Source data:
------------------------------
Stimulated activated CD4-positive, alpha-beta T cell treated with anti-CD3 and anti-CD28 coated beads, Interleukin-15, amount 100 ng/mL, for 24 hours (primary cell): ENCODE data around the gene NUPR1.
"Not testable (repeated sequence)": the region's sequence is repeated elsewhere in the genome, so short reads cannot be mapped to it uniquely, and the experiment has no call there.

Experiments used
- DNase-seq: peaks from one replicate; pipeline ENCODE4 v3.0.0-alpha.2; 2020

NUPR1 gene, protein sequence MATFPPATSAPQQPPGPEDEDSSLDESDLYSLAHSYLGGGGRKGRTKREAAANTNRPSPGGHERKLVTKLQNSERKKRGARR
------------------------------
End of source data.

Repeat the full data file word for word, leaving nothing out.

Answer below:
Stimulated activated CD4-positive, alpha-beta T cell treated with anti-CD3 and anti-CD28 coated beads, Interleukin-15, amount 100 ng/mL, for 24 hours (primary cell): ENCODE data around the gene NUPR1.
"Not testable (repeated sequence)": the region's sequence is repeated elsewhere in the genome, so short reads cannot be mapped to it uniquely, and the experiment has no call there.

Experiments used
- DNase-seq: peaks from one replicate; pipeline ENCODE4 v3.0.0-alpha.2; 2020

NUPR1 gene, protein sequence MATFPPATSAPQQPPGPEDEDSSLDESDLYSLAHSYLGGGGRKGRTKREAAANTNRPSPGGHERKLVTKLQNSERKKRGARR